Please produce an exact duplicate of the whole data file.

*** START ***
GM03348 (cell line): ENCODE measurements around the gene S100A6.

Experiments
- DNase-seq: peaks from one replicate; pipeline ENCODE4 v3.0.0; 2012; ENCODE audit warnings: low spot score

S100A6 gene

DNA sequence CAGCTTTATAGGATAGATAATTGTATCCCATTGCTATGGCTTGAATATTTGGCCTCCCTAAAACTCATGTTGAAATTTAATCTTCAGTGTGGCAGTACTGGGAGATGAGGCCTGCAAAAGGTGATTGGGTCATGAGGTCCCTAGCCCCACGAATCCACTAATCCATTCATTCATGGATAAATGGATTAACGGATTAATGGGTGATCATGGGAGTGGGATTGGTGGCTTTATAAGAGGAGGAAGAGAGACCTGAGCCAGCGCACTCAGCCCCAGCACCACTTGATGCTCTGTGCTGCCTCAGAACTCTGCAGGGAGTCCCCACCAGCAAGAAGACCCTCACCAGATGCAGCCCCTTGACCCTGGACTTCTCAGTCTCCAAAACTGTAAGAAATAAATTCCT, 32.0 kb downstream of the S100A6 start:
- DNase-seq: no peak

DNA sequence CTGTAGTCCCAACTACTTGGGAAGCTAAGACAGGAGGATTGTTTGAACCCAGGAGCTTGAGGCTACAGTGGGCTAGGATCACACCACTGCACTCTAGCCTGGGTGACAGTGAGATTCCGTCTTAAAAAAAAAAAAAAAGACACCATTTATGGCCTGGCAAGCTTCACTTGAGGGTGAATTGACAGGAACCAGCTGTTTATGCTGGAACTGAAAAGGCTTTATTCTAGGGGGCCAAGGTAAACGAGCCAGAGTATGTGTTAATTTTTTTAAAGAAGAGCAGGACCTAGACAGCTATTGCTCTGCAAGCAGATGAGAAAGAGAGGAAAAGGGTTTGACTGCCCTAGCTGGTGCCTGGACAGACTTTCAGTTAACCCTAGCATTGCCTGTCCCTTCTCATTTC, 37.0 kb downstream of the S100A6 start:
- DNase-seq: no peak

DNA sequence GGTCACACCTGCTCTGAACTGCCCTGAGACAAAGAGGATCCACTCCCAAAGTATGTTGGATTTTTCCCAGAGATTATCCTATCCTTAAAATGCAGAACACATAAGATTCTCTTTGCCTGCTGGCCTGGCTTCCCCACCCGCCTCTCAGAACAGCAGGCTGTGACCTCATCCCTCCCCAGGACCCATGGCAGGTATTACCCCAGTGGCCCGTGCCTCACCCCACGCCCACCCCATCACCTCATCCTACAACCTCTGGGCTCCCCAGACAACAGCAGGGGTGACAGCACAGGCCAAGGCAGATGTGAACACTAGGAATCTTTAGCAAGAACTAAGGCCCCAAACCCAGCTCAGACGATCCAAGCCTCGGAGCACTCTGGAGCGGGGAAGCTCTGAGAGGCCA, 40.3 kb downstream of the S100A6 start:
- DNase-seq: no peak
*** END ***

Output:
GM03348 (cell line): ENCODE measurements around the gene S100A6.

Experiments
- DNase-seq: peaks from one replicate; pipeline ENCODE4 v3.0.0; 2012; ENCODE audit warnings: low spot score

S100A6 gene

DNA sequence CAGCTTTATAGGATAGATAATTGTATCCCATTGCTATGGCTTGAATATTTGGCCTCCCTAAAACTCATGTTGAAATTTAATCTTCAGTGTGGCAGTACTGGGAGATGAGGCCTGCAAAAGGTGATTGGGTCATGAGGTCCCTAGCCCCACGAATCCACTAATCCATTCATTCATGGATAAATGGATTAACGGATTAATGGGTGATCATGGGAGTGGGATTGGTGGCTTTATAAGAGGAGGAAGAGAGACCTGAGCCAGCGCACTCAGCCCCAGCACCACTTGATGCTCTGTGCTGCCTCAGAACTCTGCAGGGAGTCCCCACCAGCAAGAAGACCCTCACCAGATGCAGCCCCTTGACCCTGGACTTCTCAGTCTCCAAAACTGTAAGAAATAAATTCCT, 32.0 kb downstream of the S100A6 start:
- DNase-seq: no peak

DNA sequence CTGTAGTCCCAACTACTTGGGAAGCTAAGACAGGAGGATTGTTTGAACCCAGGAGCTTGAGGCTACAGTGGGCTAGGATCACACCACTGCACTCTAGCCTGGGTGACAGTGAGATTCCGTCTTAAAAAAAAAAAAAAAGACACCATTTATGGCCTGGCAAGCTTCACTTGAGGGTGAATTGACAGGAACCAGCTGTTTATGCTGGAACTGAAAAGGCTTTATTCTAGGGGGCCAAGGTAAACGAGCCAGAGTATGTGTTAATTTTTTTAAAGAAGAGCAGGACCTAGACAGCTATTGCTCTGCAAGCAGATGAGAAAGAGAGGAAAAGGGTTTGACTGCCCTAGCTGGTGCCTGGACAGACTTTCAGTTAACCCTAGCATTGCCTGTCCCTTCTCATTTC, 37.0 kb downstream of the S100A6 start:
- DNase-seq: no peak

DNA sequence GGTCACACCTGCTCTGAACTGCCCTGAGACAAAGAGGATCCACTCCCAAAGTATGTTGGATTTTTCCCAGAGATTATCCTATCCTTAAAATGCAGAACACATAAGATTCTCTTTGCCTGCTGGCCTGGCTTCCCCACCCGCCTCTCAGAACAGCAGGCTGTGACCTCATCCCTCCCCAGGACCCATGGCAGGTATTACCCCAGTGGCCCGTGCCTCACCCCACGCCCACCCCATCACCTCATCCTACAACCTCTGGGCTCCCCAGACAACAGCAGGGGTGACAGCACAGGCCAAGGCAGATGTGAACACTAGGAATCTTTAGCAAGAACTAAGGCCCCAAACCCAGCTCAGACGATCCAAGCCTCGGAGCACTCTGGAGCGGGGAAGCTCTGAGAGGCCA, 40.3 kb downstream of the S100A6 start:
- DNase-seq: no peak